Not all of those whose orders had been fulfilled were all that satisfied at the beginning, as the enormous leap forward in design and technology proved to be somewhat in advance of the components and materials available at that time and, a small proportion of cars suffered from hydraulic fluid leaks. These would be solved in later examples by new connections for the delivery and return of suspension fluid, and ultimately a change to the green mineral fluid LHM, that has been a trademark of hydropneumatic vehicles ever since, including Bentleys, Rolls Royces, Toyotas and even JCBs, all of whom have depended on the Citroën suspension concept.
Hydropneumatic systems – now become Hydractive – on present-day Citroëns are as reliable as any metal system and have the advantage that replacement or regassing of the spheres restores them to their original full-functionality, while metal springs sag and dampers wear out. Hydractive – although electronically tuned and managed, essentially the same hydraulic system as that of the DS range – not only keeps the newer cars at a constant ride height, but adjusts the height to correct the aerodynamic coefficient at speed, while the electronics respond hundreds of times a second to road conditions and driver inputs.
A year after the introduction of the DS, a simplified version, the ID was introduced, still with the benefits of the ‘cushion of air’ ride quality, but with manual (column-mounted) gearchange and clutch, and more basic trim levels. As time went on the distinctions were blurred, with manual versions of the DS culminating eventually in the DS Super 5 and Pallas top-of-the-range models.
Ten years after its initial launch, the ‘D Series’ as it was now known finally got a new engine, or engines. The completely new units further developed the hemispherical heads and cross-flow valves of the earlier arrangement, but left behind the antiquated long stroke design for a new ‘oversquare’ design with five main bearings. The ‘19’ became ‘20’ with a rise to 1985 cc capacity and would be joined by a DS21 of 2175 cc, and even a DS23 of 2347 cc, all of which variously bored out versions of the same engine which, in their turn would go on to animate the CX range, successors to the DS after its twenty year reign. The 23 would be about the first to market with electronic fuel injection, another standard item on modern cars.
As great innovators, Citroën inevitably experience the teething problems that were ironed out before more conservative manufacturers adopted them, the basis for a less than fair fixed notion of unreliability that persists in some quarters.
It was a nervous business trying to facelift a design of such cohesion, but the new head of design at Citroën, Robert Opron was made of stern stuff, and his new faired-in four headlight ‘shark’s nose’ was a perfect new expression of the car’s essential character. Behind the shared glass, two lights were self-levelling to keep the beam on the road even during acceleration and braking and, unlike those on modern cars, prevent them from flashing or blinding oncomers on uneven roads, and two were able to turn through eighty degrees to shine ‘around corners’. Both innovations were achieved through the use of complex cable linkages far more ‘mechanical’ and friendly than the cold electronics that would be put to such a use today – and actually more effective in both endeavours.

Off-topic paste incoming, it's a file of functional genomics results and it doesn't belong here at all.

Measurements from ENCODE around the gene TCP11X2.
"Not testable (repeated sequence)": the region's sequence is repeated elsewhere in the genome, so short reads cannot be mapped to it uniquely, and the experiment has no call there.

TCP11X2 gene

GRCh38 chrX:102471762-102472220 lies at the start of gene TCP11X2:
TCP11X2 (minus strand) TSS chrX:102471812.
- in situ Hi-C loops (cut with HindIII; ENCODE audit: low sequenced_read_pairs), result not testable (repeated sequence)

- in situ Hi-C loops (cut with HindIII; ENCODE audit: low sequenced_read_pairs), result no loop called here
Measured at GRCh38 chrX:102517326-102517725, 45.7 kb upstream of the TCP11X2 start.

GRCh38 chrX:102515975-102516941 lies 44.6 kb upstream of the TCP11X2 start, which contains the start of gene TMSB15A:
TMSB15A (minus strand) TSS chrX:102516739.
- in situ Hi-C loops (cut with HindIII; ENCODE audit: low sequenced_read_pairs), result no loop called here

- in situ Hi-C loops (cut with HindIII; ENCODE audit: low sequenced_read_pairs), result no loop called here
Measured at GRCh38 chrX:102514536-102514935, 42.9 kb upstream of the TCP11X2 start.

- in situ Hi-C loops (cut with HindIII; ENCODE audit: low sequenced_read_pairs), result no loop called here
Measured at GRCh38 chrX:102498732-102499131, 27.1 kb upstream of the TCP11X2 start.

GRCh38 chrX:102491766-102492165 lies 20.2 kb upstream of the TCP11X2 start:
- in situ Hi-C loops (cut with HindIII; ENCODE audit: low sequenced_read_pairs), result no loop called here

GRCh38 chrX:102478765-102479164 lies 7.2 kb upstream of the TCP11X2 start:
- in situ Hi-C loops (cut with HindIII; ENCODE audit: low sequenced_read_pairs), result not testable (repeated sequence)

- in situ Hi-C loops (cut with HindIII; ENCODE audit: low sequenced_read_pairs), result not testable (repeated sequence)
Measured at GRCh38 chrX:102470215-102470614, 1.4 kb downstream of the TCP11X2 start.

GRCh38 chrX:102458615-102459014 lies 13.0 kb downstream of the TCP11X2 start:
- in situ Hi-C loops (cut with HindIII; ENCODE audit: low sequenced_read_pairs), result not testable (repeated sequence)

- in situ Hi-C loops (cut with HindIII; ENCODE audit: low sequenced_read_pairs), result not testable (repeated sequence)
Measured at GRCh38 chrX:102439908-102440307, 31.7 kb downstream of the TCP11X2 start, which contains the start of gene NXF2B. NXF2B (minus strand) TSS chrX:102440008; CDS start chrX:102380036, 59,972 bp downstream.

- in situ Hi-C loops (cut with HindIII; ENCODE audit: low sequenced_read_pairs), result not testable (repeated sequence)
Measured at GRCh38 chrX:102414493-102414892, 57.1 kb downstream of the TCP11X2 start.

When the DS power unit had first been converted to fit transversely into the CX models, it was further developed into a diesel variant – the Citroën U25, which would be the mainstay of the ‘Sevel’ vans, built in partnership with Peugeot and Fiat and numerous pleasure craft, as well as becoming the first truly refined, high performance turbodiesel engine for passenger cars in the extraordinary CX25 Turbo 2, with its ‘soft turbo’ designed to offer smooth acceleration, intercooler, and record breaking economy. Another fitting first for the company that had commercialised the first diesel private car back in 1934.
For all that, being perpetually en avance was never going to be the path to riches and the company that created the blueprint for the future, had only one future for itself – amalgamation with solid, reliable Peugeot, a family firm with a tight grip on its finances and an according aversion to risk.
Citroëns became a little bit Peugeot for a while, but bit by bit, Peugeot also became more Citroën, and we can be grateful a company that has stared failure in the face so many times is still with us, still innovating with its Picasso, Cactus and new stand-alone DS models, and even making a worthy successor to the avant garde Déesses or ‘goddesses’ of old in the form of the divinely eccentric C6.
It’s ancestors were, for this correspondent, the most beautiful and significant cars in motoring history. I am delighted that I had the chance to drive so many, and would still choose a DS Pallas above most things that came after it.
Sixty years on, the goddess still reigns supreme over ordinary mortal motors.